By Tim Switzer
August 22, 2011
REGINA — As New Democrats across the country mourned the passing of federal leader Jack Layton on Monday, many too were remembering longtime Regina NDP MP Simon de Jong.
de Jong died in his Vancouver home at the age of 69 on Thursday following a yearlong battle with leukemia.
Though born in Indonesia, where he spent some of his earliest years in a Second World War concentration camp, de Jong would immigrate with his family to Canada at nine years old and grow to represent the federal ridings of Regina-East and Regina-Qu’Appelle from 1979 to 1997, winning five successive elections before retiring.
According to many, de Jong was the first MP to speak in the House of Commons about “the greenhouse effect,” now more commonly known as global warming.
“He was way ahead of his time — 20 to 30 years ahead of his time,” said John Solomon, who served as a parliamentary staffer to de Jong before becoming one of his colleagues in the House of Commons. “The party eventually picked up on some of the issues — all parties did, actually.”
From the outset of his political career, de Jong etched himself a space as an environmentalist. In a speech in Yorkton shortly after his first election in 1979, de Jong spoke of the waste that would be created with the downfall of the auto industry, the need for solar energy development and the hazards of nuclear development.
“I feel privileged to join with you and take up the struggle which lies ahead in the decades to come,” de Jong told the crowd at the time.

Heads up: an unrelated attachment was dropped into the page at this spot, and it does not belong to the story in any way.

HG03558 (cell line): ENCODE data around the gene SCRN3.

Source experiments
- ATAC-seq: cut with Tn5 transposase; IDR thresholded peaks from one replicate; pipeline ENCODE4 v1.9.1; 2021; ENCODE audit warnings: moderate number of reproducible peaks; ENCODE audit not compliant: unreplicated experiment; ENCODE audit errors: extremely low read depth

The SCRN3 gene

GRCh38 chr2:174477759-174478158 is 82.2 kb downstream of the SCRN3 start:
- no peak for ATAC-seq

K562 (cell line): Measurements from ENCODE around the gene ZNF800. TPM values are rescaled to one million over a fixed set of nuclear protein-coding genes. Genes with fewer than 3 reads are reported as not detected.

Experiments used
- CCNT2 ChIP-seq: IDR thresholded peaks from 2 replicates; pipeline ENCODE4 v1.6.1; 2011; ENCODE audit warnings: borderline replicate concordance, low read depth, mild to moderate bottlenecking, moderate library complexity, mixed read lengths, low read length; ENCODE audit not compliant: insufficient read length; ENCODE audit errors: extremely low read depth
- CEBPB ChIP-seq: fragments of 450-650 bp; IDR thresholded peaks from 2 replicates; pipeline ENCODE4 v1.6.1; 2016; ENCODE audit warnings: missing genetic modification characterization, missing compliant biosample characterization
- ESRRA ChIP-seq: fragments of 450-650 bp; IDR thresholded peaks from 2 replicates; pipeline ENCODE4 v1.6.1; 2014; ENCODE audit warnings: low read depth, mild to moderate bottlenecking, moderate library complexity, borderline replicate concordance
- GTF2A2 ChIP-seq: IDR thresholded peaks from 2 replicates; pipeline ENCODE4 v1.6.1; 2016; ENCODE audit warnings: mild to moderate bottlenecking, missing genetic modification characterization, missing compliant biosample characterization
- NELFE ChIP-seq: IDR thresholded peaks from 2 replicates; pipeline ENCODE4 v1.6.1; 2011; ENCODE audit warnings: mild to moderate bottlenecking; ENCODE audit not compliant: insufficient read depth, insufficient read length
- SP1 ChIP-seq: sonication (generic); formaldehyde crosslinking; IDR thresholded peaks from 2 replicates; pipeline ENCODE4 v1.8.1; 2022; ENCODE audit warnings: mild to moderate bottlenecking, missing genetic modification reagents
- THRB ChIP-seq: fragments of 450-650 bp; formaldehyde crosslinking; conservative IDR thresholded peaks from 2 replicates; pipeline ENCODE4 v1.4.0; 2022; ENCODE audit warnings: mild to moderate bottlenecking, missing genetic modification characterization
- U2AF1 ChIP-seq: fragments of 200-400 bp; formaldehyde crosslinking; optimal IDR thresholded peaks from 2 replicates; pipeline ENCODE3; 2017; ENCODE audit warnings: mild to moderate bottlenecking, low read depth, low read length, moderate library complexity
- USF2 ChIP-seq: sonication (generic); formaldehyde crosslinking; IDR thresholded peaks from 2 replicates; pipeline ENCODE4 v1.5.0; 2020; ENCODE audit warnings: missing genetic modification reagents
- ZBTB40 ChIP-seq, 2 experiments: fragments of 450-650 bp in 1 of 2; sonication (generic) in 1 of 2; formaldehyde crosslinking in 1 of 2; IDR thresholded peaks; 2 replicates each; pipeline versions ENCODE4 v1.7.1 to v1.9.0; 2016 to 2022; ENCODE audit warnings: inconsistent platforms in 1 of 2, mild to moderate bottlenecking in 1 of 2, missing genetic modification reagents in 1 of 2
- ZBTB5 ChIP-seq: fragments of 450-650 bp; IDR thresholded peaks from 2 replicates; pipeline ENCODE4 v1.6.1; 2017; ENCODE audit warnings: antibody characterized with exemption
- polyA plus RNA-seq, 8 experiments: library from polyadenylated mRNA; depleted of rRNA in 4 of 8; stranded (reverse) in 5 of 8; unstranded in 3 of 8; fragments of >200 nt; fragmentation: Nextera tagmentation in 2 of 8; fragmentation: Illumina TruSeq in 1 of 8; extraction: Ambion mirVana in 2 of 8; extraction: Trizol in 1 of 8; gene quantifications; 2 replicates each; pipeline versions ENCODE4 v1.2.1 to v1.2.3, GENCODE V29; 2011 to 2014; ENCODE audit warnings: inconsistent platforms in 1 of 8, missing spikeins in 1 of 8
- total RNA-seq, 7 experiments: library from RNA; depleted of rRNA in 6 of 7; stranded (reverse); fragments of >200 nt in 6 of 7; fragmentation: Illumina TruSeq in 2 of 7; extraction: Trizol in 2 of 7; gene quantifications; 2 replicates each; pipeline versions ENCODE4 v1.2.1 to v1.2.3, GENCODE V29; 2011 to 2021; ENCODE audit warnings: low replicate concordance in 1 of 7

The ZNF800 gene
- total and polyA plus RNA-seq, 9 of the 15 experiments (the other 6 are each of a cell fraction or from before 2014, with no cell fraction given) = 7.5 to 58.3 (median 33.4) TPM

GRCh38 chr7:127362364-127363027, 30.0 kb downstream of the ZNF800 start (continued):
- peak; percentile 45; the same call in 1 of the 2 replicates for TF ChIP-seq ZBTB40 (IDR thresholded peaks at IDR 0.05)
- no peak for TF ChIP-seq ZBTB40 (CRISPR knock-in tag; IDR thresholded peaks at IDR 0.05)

de Jong also fought memorable battles in the House, challenging the government over companies shipping harmful pesticides to third-world countries and the effect farmers’ pesticides were having within Canada.
In 1989, he ran for the leadership of the federal NDP, finishing fourth to eventual winner Audrey McLaughlin. It was during that leadership convention that de Jong found himself in hot water after a CBC microphone he was wearing picked up a conversation between himself and fellow leadership hopeful Dave Barrett, in which de Jong seemed to offer to throw his support behind Barrett if he were to be made party whip. de Jong denied a deal was ever reached and he eventually supported McLaughlin, but apologized for not informing Barret the microphone was on.
Apart from his life as a politician, de Jong was a painter, a restaurateur (operating Gretta’s on Regina’s 11th Avenue), a civil servant and a community organizer.
During the late 1960s in Vancouver, de Jong was instrumental in helping form a project called Cool-Aid, which offered food co-ops, clinics and other services to people living on the street.
“He was sort of a man for all seasons, but he lived it with a wide variety of interests,” said Cheryl Anderson, de Jong’s partner “off and on” since 1968. “He had a joy for life and a strong will to live.”
Anderson said she will remember de Jong as a man who always thought of his role as an MP as a way to raise awareness about issues and a vehicle to work with people of other political stripes.
“He built families wherever he went and communities,” said Anderson. “And within that community he loved to break bread with his family, whether they be by blood or extended.”